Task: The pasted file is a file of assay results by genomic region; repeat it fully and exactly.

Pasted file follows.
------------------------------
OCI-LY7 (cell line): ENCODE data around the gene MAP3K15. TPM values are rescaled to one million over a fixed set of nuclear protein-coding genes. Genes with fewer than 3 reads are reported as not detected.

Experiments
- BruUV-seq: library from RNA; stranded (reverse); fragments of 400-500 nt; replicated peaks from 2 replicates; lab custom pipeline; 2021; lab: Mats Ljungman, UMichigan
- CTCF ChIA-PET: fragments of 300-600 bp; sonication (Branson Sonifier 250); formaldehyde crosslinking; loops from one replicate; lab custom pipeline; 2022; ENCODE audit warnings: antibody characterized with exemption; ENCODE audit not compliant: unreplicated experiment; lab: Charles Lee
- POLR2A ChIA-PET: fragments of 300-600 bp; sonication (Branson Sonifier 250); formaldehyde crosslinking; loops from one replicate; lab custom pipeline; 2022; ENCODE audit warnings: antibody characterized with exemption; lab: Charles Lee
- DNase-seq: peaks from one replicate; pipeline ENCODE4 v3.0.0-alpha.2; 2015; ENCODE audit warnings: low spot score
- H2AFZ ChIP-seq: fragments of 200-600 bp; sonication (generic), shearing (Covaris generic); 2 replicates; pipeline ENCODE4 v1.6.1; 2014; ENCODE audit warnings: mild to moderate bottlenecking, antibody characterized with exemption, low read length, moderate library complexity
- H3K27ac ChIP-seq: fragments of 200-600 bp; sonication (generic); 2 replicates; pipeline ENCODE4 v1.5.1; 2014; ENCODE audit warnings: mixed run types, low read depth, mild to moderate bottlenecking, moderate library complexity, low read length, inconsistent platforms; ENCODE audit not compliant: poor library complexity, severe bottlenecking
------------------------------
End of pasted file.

OCI-LY7 (cell line): ENCODE data around the gene MAP3K15. TPM values are rescaled to one million over a fixed set of nuclear protein-coding genes. Genes with fewer than 3 reads are reported as not detected.

Experiments
- BruUV-seq: library from RNA; stranded (reverse); fragments of 400-500 nt; replicated peaks from 2 replicates; lab custom pipeline; 2021; lab: Mats Ljungman, UMichigan
- CTCF ChIA-PET: fragments of 300-600 bp; sonication (Branson Sonifier 250); formaldehyde crosslinking; loops from one replicate; lab custom pipeline; 2022; ENCODE audit warnings: antibody characterized with exemption; ENCODE audit not compliant: unreplicated experiment; lab: Charles Lee
- POLR2A ChIA-PET: fragments of 300-600 bp; sonication (Branson Sonifier 250); formaldehyde crosslinking; loops from one replicate; lab custom pipeline; 2022; ENCODE audit warnings: antibody characterized with exemption; lab: Charles Lee
- DNase-seq: peaks from one replicate; pipeline ENCODE4 v3.0.0-alpha.2; 2015; ENCODE audit warnings: low spot score
- H2AFZ ChIP-seq: fragments of 200-600 bp; sonication (generic), shearing (Covaris generic); 2 replicates; pipeline ENCODE4 v1.6.1; 2014; ENCODE audit warnings: mild to moderate bottlenecking, antibody characterized with exemption, low read length, moderate library complexity
- H3K27ac ChIP-seq: fragments of 200-600 bp; sonication (generic); 2 replicates; pipeline ENCODE4 v1.5.1; 2014; ENCODE audit warnings: mixed run types, low read depth, mild to moderate bottlenecking, moderate library complexity, low read length, inconsistent platforms; ENCODE audit not compliant: poor library complexity, severe bottlenecking